This post is part of a series on IT consulting.
A transformation transforms inputs into outputs. Transformations can be on-going, such as paying insurance claims; or one-offs, such as automating a manual insurance claim validation process.
Transformations are expressed as a process. Understanding of a transformation is developed by identifying the people it benefits, the activities it consists of, the resources it uses, and the metrics used to measure it.
The customer is the beneficiary of the transformation. Try to determine:
- Who they are (your client is usually also the customer).
- What they think.
- What they feel.
- What success means to them.
The activities of a transformation are the steps that must be taken for it to occur.
- Identifiy the key activities that make up the transformation.
- Create a process map (a diagram) of the transformation.
- Evaluate the process.
In the diagram below, the input is an insurance claim form, the activities are validation, payment calculation and payment processing; and the output is a paid insurance claim. This diagram is interesting in that it portrays a very high-level view of the transformation. A logical next step would be to analyse and map the quantitative and qualitative assessment activities, and the rejection path an invalid claim might take.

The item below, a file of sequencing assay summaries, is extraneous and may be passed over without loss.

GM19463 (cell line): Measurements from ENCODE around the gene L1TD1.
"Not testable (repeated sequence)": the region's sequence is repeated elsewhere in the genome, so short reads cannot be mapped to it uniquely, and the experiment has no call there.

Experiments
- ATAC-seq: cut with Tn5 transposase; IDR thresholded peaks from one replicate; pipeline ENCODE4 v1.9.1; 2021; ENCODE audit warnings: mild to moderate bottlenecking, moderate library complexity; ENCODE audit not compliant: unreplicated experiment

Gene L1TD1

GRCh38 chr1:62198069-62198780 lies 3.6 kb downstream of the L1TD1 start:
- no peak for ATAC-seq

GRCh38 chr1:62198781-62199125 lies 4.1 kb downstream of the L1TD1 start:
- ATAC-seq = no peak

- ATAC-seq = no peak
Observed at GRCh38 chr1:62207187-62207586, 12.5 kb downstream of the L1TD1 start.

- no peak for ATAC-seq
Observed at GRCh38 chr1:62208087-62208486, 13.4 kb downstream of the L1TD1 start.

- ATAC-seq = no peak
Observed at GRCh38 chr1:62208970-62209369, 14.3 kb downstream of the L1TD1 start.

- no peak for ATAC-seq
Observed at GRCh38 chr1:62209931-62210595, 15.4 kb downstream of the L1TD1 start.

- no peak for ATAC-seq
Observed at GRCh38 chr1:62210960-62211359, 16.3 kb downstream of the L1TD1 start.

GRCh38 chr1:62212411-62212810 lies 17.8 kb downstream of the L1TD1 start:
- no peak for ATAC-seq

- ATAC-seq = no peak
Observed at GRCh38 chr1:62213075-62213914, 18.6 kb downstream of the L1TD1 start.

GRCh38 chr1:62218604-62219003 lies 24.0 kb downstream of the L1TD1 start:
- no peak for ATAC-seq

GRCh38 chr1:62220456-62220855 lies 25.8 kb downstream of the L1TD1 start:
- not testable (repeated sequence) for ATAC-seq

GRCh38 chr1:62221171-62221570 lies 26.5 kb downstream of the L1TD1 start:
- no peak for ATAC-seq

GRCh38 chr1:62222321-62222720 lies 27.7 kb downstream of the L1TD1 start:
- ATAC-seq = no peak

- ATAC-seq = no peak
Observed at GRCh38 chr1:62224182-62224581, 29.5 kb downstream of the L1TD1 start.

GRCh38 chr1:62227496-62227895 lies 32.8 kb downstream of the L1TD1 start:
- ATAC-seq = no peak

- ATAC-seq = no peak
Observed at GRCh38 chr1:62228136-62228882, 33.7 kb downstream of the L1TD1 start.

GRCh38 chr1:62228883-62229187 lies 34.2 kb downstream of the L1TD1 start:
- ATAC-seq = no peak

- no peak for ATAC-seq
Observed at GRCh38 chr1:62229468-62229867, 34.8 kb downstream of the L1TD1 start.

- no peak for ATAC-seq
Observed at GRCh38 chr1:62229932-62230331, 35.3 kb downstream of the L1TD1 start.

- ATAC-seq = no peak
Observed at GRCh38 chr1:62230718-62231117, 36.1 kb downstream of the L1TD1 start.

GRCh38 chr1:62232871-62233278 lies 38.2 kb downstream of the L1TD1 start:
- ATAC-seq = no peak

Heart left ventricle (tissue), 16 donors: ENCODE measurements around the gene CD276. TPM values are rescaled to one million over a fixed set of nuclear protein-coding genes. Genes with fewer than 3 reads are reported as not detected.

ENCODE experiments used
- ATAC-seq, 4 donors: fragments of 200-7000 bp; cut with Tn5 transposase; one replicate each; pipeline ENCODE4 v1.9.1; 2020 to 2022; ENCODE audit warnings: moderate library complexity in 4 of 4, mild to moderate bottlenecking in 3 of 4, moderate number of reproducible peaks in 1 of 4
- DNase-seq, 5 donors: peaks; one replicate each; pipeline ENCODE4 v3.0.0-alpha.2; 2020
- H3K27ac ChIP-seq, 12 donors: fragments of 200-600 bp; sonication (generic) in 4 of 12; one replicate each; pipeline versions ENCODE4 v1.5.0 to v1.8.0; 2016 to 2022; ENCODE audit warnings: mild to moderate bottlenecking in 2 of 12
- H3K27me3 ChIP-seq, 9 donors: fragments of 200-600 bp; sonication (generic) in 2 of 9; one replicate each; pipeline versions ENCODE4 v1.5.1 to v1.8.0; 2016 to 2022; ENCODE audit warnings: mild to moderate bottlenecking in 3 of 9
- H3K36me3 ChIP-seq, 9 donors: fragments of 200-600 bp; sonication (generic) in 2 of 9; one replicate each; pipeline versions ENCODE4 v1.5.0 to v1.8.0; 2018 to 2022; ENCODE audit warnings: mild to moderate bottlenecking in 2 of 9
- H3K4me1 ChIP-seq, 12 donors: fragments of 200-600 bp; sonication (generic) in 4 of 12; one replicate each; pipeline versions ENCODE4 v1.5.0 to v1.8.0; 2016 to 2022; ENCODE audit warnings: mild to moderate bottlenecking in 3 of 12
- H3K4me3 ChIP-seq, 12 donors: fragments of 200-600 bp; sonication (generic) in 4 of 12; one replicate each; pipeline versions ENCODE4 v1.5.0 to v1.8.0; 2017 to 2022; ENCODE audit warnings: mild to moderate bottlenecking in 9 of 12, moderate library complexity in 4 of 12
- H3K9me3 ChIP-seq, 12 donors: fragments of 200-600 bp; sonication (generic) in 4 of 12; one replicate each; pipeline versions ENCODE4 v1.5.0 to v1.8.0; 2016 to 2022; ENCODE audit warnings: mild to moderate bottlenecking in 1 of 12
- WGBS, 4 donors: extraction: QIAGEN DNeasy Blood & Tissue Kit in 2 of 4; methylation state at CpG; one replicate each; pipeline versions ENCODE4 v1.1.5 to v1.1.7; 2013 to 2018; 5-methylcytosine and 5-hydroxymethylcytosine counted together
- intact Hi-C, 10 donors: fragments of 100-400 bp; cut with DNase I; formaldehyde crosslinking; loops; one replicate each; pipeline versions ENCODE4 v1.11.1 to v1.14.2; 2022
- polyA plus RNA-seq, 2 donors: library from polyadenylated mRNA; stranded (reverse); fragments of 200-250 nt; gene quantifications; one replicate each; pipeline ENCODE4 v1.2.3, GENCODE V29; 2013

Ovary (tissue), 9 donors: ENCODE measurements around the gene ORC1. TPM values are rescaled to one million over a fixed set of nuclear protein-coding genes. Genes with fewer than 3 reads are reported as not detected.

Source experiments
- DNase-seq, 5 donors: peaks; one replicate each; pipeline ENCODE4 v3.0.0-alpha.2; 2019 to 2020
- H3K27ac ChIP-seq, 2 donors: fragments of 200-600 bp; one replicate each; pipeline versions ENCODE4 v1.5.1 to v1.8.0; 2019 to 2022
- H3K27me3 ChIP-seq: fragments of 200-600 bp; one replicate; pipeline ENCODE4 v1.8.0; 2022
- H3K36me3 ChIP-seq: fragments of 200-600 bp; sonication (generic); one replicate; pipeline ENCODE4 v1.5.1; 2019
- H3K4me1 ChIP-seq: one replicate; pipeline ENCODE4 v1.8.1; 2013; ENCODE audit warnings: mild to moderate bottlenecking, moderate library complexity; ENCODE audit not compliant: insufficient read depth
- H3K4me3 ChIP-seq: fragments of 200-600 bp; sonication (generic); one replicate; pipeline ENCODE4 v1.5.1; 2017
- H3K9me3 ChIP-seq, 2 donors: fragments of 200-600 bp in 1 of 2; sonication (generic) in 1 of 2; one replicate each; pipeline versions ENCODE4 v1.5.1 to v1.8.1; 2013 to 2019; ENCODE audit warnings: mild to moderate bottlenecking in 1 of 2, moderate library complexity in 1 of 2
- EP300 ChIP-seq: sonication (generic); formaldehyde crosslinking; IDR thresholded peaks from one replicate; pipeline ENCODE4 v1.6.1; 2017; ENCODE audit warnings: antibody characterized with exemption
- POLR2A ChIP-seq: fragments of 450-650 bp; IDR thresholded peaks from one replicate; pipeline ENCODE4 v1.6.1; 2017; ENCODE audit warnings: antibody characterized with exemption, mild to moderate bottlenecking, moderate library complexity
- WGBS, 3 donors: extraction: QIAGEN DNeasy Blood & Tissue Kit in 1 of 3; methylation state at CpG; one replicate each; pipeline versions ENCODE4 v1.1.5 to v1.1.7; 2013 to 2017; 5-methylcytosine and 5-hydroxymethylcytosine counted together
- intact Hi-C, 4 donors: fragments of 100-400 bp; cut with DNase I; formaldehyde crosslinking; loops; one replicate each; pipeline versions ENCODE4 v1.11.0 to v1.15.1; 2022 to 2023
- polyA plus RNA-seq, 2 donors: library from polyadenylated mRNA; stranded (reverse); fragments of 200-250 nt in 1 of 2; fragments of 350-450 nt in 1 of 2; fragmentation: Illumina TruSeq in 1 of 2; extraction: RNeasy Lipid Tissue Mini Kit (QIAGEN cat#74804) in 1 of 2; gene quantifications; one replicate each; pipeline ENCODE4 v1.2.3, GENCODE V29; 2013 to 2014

People often think they understand processes, when in fact they don't. Processes are easier to validate and verify with a diagram, so expect to do lots of them. Also remember that there are three versions of every process: what you think it is, what it really is, and what you'd like it to be.
Resources are the assets required to make the transformation happen. These could include people, purchased services, raw materials, equipment, and comuter systems.
- Identify the direct resources that a transformation requires.
- Identify the indrect resources that a transformation requires, such as office locations and space, and management attention.
Metrics are used to measure the performance of a transformation. It determines whether a transformation is working, and whether an intervention improves or degrades performance. Consider the following three types of metrics:
- Efficacy - Measure whether the transformation does what it is intended to do.
- Efficiency - Determine whether the transformation uses the least amount to resources it can.
- Effectivenes - Determine whether the transformation doing the right thing. Is it satisfying it's customers?
The following example is trite, but illustrates the point.